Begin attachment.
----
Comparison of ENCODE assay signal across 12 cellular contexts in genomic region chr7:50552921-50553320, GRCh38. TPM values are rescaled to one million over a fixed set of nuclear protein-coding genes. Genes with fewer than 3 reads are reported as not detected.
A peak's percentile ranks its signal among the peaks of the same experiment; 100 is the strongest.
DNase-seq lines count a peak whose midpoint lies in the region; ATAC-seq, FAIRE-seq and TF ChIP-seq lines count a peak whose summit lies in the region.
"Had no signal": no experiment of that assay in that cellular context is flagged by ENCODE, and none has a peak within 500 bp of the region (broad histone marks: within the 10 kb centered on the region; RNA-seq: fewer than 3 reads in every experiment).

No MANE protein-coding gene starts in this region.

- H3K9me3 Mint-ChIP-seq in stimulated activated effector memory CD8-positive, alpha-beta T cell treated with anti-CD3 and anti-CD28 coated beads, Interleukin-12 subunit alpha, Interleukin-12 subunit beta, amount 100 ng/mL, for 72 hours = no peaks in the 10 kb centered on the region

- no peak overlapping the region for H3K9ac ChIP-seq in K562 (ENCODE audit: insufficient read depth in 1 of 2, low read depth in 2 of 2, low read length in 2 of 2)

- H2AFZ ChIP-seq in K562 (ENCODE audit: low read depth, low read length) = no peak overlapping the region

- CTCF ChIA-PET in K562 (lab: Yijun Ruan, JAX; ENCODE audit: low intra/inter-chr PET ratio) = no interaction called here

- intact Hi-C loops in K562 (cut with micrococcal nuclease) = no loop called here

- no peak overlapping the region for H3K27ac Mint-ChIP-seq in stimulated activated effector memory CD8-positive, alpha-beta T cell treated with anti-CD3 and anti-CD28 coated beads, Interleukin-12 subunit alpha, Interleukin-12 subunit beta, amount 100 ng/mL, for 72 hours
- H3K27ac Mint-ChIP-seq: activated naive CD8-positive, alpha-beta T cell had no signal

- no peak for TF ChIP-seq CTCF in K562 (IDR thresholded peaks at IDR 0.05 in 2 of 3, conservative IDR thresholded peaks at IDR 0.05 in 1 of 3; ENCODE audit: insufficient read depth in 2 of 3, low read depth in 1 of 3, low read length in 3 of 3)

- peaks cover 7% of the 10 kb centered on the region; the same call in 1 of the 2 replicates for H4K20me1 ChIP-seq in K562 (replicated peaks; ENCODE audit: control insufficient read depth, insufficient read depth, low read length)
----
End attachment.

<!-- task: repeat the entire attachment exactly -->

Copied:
Comparison of ENCODE assay signal across 12 cellular contexts in genomic region chr7:50552921-50553320, GRCh38. TPM values are rescaled to one million over a fixed set of nuclear protein-coding genes. Genes with fewer than 3 reads are reported as not detected.
A peak's percentile ranks its signal among the peaks of the same experiment; 100 is the strongest.
DNase-seq lines count a peak whose midpoint lies in the region; ATAC-seq, FAIRE-seq and TF ChIP-seq lines count a peak whose summit lies in the region.
"Had no signal": no experiment of that assay in that cellular context is flagged by ENCODE, and none has a peak within 500 bp of the region (broad histone marks: within the 10 kb centered on the region; RNA-seq: fewer than 3 reads in every experiment).

No MANE protein-coding gene starts in this region.

- H3K9me3 Mint-ChIP-seq in stimulated activated effector memory CD8-positive, alpha-beta T cell treated with anti-CD3 and anti-CD28 coated beads, Interleukin-12 subunit alpha, Interleukin-12 subunit beta, amount 100 ng/mL, for 72 hours = no peaks in the 10 kb centered on the region

- no peak overlapping the region for H3K9ac ChIP-seq in K562 (ENCODE audit: insufficient read depth in 1 of 2, low read depth in 2 of 2, low read length in 2 of 2)

- H2AFZ ChIP-seq in K562 (ENCODE audit: low read depth, low read length) = no peak overlapping the region

- CTCF ChIA-PET in K562 (lab: Yijun Ruan, JAX; ENCODE audit: low intra/inter-chr PET ratio) = no interaction called here

- intact Hi-C loops in K562 (cut with micrococcal nuclease) = no loop called here

- no peak overlapping the region for H3K27ac Mint-ChIP-seq in stimulated activated effector memory CD8-positive, alpha-beta T cell treated with anti-CD3 and anti-CD28 coated beads, Interleukin-12 subunit alpha, Interleukin-12 subunit beta, amount 100 ng/mL, for 72 hours
- H3K27ac Mint-ChIP-seq: activated naive CD8-positive, alpha-beta T cell had no signal

- no peak for TF ChIP-seq CTCF in K562 (IDR thresholded peaks at IDR 0.05 in 2 of 3, conservative IDR thresholded peaks at IDR 0.05 in 1 of 3; ENCODE audit: insufficient read depth in 2 of 3, low read depth in 1 of 3, low read length in 3 of 3)

- peaks cover 7% of the 10 kb centered on the region; the same call in 1 of the 2 replicates for H4K20me1 ChIP-seq in K562 (replicated peaks; ENCODE audit: control insufficient read depth, insufficient read depth, low read length)